State v. Wooten

Annotate this Case

237 S.E.2d 301 (1977)

34 N.C. App. 85

STATE of North Carolina v. Joe Louis WOOTEN.

No. 778SC286.

Court of Appeals of North Carolina.

September 21, 1977.

*302 Atty. Gen. Rufus L. Edmisten, Raleigh, by Associate Atty. Patricia Wagner, Chapel Hill, for the State.

Kornegay, Bruce & Rice, P.A., by Robert T. Rice, Mount Olive, for defendant.

MARTIN, Judge.

Defendant's first and second assignments of error are directed to the voir dire examination conducted by the court to determine the legality and constitutionality of the *303 search of defendant in the parking lot and the admissibility of the articles seized during the search and the heroin later obtained from the floor of the police station.

On the voir dire the State offered evidence tending to show: At approximately 6:00 p. m. on 7 July 1976 State Bureau of Investigation Agent Steven G. Surratt and Goldsboro Police Officer David F. Cloutier met with a confidential informant in the parking lot of the Holiday Inn in Goldsboro. The informant stated that he had observed some people, including "Joe Louis," "hustling" drugs in an area known as "the block." Pursuant to Agent Surratt's instructions to call him if further information developed, the informant telephoned Agent Surratt the same evening and the two arranged to meet at 8:30 that night at the Quality Inn. At this meeting, informant advised that he had seen defendant Joe Louis Wooten in possession of tinfoil packets represented to be heroin and that defendant was still in the area known as "the block." Informant described defendant as a black male, 5' 6" to 5' 7" tall, approximately 160 pounds, wearing a black print shirt, a black and white cap, blue jeans and wire-rimmed sunglasses. Agent Surratt related this information to Officers Cloutier, Bundy and Blackmon and the four officers then proceeded to "the block." Upon arriving there, they saw an individual in the parking lot matching the description given by the informant. He stated that he was Joe Louis Wooten. Agent Surratt advised defendant that he had probable cause to search defendant for heroin, and began to frisk him. During the frisk, eleven (11) .32 caliber bullets and eighty-nine dollars ($89) in paper money were taken from defendant's front pant's pockets, and a pistol was taken from defendant's waist. At this point, no drugs had been found. Defendant was then placed under arrest for carrying a concealed weapon, handcuffed and taken to the police station. At the station, defendant was taken into the detective room where Officer Bundy observed a small object fall from defendant's hands. The object was found to be a manilla envelope containing tinfoil packets of heroin. Defendant was then placed under arrest for possession of heroin. A subsequent strip search of defendant produced no further objects.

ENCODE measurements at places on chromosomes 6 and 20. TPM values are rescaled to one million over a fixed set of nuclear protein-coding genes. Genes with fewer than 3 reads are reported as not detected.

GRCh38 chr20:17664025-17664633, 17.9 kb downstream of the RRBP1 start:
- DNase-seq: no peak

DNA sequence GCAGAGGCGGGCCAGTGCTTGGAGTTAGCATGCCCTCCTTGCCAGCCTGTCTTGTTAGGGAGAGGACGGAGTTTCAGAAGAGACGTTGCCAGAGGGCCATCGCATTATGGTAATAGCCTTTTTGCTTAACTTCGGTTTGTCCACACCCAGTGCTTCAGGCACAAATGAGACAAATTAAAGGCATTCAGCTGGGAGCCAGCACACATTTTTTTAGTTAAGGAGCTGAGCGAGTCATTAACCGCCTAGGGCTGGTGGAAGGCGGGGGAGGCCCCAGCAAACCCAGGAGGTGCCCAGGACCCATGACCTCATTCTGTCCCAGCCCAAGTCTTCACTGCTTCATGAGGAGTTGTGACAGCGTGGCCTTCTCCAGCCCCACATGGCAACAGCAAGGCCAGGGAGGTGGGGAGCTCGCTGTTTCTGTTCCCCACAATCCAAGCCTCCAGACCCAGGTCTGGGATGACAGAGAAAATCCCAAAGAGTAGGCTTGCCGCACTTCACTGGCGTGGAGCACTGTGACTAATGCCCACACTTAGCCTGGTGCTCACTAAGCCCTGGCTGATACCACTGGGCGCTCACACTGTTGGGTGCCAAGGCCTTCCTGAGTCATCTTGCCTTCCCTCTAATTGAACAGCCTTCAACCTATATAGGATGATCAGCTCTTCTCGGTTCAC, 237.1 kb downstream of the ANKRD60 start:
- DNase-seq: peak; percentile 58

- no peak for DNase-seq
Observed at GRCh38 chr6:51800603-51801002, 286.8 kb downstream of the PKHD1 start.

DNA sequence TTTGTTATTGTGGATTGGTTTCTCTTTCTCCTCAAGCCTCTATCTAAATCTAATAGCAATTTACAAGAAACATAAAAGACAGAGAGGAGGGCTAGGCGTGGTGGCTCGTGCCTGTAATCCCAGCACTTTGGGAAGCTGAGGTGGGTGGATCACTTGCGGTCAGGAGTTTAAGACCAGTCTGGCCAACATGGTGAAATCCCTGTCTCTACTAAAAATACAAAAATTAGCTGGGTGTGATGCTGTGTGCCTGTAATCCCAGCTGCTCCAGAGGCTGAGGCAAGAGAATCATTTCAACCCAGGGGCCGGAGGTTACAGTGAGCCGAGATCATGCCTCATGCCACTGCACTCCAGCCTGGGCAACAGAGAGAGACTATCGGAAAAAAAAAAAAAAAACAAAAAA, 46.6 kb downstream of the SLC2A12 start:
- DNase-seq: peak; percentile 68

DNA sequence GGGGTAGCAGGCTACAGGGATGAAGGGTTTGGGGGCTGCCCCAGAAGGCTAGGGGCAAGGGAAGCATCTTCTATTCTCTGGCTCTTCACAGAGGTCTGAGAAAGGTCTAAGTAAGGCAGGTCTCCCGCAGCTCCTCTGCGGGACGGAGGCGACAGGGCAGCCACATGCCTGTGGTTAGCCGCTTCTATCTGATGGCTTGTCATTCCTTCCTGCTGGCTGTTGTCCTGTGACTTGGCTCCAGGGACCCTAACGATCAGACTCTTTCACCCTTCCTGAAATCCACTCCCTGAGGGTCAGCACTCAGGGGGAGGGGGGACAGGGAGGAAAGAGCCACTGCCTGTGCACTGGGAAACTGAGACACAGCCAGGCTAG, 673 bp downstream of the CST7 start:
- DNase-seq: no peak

On the voir dire Agent Surratt testified that he had known the confidential informant for approximately one year prior to 7 July 1976. During this time, the informant had given Agent Surratt reliable information which had led to the arrest and conviction of at least one individual and the arrest of others he could not recall. The informant's information had proven to be reliable even though many times the information did not lead to an arrest or conviction.

The defendant offered no evidence at the voir dire.

At the conclusion of the voir dire, the trial judge made findings substantially as detailed above and concluded that the search was legal and the evidence seized during the search and the heroin obtained from the floor of the police station were admissible.